April 5, 2004


Hellboy has finally made it to the big screen, and I am happy to say, it’s pretty good. The film is brought to life from Mike Mignola’s amazing comic series of the same name, and the film is based on the character’s first story arc, Seed of Destruction. Even though Sony gambled with Guillermo del Toro, the director of those awful Blade movies (though they are almost entirely bad due to the presence of Wesley Snipes), all in all, the film worked out well.

Hellboy is summoned to Earth at the tail end of WWII by Rasputin the Mad Monk, who, in league with the Nazis, seeks to bring about the apocalypse. Allied forces, accompanied by paranormal investigator Professor Broom, thwart Rasputin’s plans, and dispatch him and his Nazi’s buddies. In the aftermath, Broom discovers Hellboy and takes him in as a son. Flash to the present day, Broom has helped Hellboy turn his abilities against the dark forces that summoned him, and become the key player at The Bureau for Paranormal Research and Defense (B.P.R.D.), a government-operated division of scientists and “freaks”. In essence, Hellboy is pretty much a blue-collar field agent who just happens to be a bright-red, horned demon. The rest of the film you can imagine, and I don’t want to spoil, bad guy comes back to carry out his old plan, Hellboy needs to kicks ass.

Ron Perlman really is the perfect choice for the part of Hellboy, I mean, with those beady eyes and big cromagnon forehead, I can’t imagine they had to do much more than slap some red body paint on him to seal the deal. And ever since I saw Jim Henson’s The Storyteller series as a child, I can’t get enough of John Hurt on screen. There are only two notable low points of the film which would probably only bug someone like me who has read the stories before, those being: the story was a bit gussied up for the general movie-going public, and in doing so, lost much of Mignola’s dark and moody story textures; and one of the series’ best characters, Abe Sapien, although visually dead-on, was repurposed as a pansy telepathic. Other than that, bravo, this could have easily been a train wreck.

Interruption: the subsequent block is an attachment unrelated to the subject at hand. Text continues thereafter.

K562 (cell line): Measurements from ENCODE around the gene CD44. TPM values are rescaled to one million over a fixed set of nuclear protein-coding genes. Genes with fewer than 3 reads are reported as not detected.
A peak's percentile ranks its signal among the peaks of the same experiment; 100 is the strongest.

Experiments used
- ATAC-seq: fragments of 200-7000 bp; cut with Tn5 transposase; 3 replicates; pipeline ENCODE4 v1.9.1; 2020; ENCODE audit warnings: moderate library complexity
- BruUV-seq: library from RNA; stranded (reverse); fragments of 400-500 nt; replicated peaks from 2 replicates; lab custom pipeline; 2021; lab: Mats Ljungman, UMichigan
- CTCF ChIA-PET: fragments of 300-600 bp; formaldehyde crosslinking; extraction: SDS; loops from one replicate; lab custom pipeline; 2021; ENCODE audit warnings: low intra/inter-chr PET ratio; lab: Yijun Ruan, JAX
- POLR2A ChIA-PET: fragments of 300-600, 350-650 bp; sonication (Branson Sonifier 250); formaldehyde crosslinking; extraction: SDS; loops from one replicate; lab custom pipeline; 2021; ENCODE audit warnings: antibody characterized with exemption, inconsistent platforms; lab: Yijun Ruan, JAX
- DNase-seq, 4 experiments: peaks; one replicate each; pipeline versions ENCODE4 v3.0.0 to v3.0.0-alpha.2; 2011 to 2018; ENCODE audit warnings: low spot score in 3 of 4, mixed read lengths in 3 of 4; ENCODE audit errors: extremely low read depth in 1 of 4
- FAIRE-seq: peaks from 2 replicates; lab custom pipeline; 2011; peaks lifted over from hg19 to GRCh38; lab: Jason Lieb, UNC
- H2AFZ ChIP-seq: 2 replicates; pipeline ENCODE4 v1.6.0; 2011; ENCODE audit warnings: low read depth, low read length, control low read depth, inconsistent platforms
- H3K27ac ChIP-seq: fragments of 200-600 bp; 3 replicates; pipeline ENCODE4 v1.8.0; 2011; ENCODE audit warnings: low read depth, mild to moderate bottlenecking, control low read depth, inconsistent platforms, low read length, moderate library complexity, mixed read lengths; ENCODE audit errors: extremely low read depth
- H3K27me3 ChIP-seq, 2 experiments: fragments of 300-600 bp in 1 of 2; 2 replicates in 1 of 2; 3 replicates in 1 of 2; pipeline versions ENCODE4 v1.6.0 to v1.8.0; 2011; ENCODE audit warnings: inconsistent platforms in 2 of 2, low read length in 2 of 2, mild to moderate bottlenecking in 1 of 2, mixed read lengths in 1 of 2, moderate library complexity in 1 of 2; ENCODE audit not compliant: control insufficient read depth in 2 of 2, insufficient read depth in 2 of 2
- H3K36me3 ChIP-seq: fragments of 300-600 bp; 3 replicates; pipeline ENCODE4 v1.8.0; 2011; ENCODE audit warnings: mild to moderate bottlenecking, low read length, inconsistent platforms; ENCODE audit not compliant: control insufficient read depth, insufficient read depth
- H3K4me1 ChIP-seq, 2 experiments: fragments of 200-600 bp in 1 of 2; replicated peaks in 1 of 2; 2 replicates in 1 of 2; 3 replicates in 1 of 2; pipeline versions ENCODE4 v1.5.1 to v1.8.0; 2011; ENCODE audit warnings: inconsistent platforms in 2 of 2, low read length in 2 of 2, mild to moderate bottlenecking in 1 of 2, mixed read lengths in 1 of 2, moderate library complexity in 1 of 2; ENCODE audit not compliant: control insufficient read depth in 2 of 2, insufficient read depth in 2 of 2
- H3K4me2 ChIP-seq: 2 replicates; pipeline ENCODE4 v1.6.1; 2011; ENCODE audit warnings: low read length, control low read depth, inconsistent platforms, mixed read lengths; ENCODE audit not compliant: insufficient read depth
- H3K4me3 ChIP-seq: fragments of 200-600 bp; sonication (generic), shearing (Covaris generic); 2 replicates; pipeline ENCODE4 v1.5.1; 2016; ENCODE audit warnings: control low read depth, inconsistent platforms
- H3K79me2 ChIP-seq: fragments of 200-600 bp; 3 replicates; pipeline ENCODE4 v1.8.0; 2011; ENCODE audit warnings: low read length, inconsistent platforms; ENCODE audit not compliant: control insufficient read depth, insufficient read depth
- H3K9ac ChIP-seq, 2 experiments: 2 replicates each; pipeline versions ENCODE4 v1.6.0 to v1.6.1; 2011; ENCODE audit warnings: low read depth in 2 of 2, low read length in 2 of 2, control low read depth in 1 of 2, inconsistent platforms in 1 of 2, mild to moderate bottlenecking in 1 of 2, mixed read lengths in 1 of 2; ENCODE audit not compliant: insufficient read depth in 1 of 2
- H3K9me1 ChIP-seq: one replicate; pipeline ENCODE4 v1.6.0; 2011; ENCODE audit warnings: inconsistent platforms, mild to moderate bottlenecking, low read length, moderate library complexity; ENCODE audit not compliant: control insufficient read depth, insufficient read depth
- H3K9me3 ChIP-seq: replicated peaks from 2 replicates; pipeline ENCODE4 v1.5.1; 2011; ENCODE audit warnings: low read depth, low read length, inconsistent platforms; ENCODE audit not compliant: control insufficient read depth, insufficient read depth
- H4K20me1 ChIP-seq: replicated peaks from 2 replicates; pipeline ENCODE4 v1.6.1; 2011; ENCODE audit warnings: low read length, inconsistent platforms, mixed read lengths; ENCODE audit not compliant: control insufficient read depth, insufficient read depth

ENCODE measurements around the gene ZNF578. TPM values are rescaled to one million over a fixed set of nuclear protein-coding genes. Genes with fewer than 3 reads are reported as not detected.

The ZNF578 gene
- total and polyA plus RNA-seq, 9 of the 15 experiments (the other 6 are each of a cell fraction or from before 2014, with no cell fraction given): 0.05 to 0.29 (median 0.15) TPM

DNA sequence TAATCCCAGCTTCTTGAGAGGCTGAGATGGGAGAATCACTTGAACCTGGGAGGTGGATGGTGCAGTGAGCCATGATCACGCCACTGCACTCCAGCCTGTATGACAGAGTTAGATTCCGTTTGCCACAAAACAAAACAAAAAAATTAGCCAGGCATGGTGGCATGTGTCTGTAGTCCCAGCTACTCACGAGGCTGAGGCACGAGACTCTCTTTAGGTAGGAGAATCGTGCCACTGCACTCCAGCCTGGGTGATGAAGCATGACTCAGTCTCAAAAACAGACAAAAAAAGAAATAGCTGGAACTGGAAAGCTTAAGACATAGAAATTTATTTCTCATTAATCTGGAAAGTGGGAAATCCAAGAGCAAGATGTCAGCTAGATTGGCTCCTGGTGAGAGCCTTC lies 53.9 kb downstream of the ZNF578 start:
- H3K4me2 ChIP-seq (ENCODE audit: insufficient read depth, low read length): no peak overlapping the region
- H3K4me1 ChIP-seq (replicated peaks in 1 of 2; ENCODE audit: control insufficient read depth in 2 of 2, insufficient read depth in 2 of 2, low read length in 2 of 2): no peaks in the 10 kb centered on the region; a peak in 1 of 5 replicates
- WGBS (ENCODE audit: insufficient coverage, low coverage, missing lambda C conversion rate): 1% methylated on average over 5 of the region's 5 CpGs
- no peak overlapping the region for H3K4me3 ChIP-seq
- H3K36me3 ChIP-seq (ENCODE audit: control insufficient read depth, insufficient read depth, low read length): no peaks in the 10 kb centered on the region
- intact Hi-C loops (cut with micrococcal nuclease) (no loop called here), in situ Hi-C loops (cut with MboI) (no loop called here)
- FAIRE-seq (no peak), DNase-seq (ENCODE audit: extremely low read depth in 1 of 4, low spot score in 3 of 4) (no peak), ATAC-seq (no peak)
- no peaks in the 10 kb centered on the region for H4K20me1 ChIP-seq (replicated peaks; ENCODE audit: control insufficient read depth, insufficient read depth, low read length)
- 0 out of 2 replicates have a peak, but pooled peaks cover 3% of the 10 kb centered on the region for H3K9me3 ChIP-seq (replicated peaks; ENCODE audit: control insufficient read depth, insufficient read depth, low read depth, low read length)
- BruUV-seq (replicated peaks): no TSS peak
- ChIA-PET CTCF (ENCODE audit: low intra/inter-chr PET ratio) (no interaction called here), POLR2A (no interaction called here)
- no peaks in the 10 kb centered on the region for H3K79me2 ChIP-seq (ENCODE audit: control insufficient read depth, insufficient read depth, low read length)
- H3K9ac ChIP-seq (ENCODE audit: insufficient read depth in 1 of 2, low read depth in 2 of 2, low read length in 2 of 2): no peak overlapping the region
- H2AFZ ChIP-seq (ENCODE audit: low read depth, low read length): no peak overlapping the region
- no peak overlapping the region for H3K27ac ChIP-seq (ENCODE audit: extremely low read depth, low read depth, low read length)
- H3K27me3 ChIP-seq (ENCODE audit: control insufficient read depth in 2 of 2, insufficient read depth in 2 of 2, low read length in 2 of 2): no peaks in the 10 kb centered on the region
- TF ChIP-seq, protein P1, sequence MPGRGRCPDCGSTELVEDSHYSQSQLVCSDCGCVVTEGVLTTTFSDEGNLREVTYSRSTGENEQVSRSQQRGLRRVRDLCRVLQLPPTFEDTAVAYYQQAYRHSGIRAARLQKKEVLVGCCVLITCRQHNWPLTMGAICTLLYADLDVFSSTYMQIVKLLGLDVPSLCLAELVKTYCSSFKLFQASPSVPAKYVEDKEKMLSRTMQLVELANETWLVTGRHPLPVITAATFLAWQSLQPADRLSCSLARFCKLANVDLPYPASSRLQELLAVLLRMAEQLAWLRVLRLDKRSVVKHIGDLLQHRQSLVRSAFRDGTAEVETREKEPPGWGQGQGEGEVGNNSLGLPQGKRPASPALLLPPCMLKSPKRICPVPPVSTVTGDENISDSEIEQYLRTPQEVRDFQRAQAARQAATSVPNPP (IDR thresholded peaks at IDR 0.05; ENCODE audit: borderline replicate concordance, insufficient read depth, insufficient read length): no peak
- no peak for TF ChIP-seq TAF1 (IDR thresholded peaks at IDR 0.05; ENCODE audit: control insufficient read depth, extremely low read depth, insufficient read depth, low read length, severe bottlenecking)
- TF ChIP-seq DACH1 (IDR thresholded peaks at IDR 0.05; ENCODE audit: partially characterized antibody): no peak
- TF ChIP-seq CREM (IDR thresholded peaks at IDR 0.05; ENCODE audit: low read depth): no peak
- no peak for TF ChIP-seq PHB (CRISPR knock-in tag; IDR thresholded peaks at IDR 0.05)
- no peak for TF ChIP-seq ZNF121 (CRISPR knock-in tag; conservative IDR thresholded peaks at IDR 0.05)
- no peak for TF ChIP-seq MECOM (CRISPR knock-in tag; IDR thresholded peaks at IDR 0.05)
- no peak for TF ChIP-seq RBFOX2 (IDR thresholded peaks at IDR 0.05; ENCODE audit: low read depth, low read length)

On a side note, if you enjoy the movie, be sure to pick up the Hellboy graphic novels (Seed of Destruction, Wake the Devil, Right Hand of Doom, The Chained Coffin and Others, Conqueror Worm), they are all quite remarkable works of art. Mignola has attained such mastery with his stark graphic/illustrated style, that his pages work as beautiful and deceptively simple graphic compositions.

Commentary (6):

1. Kevin says… apr 5, 2004 | 2:17 pm

So Rasputin is… about 300 years old?

2. Jason Santa Maria says… apr 5, 2004 | 7:14 pm

He was only born in the second half of the 19th century, so, closer to 150 years old.

3. Matt Davis says… apr 7, 2004 | 9:00 am

The only better actor to play HELLBOY would have been Chris Preston.

4. Greg says… apr 7, 2004 | 2:49 pm

I wondered how this movie would be considered by a tried and true Mignola fan. His artwork and storytelling is so unique, it’s fantastic. Whereas the movie looks like a Hellboy version of Batman and Robin (the movie).

5. Chris Brummel says… apr 10, 2004 | 1:20 am

del Toro only directed the second Blade, entitled Blade 2.

6. Jason Santa Maria says… apr 10, 2004 | 8:39 am

I stand corrected, though they are still pretty awful.